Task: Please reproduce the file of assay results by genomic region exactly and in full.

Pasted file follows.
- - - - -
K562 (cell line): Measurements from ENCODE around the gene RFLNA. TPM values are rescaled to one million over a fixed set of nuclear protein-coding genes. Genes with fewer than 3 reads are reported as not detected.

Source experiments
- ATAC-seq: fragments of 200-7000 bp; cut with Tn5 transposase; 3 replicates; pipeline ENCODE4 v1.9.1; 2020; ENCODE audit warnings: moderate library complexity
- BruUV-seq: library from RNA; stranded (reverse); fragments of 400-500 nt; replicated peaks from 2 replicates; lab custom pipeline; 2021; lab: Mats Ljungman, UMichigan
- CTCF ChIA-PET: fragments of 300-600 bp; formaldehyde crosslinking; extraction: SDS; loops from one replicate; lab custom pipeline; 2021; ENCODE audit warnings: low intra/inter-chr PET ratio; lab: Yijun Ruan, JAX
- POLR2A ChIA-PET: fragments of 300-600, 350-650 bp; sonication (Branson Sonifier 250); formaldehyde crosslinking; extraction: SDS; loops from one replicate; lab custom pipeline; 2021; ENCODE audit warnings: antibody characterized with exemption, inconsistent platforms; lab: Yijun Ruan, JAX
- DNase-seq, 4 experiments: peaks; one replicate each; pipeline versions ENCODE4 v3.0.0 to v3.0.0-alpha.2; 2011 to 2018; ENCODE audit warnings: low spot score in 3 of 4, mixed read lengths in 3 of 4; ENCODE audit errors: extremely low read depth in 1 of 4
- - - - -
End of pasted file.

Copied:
K562 (cell line): Measurements from ENCODE around the gene RFLNA. TPM values are rescaled to one million over a fixed set of nuclear protein-coding genes. Genes with fewer than 3 reads are reported as not detected.

Source experiments
- ATAC-seq: fragments of 200-7000 bp; cut with Tn5 transposase; 3 replicates; pipeline ENCODE4 v1.9.1; 2020; ENCODE audit warnings: moderate library complexity
- BruUV-seq: library from RNA; stranded (reverse); fragments of 400-500 nt; replicated peaks from 2 replicates; lab custom pipeline; 2021; lab: Mats Ljungman, UMichigan
- CTCF ChIA-PET: fragments of 300-600 bp; formaldehyde crosslinking; extraction: SDS; loops from one replicate; lab custom pipeline; 2021; ENCODE audit warnings: low intra/inter-chr PET ratio; lab: Yijun Ruan, JAX
- POLR2A ChIA-PET: fragments of 300-600, 350-650 bp; sonication (Branson Sonifier 250); formaldehyde crosslinking; extraction: SDS; loops from one replicate; lab custom pipeline; 2021; ENCODE audit warnings: antibody characterized with exemption, inconsistent platforms; lab: Yijun Ruan, JAX
- DNase-seq, 4 experiments: peaks; one replicate each; pipeline versions ENCODE4 v3.0.0 to v3.0.0-alpha.2; 2011 to 2018; ENCODE audit warnings: low spot score in 3 of 4, mixed read lengths in 3 of 4; ENCODE audit errors: extremely low read depth in 1 of 4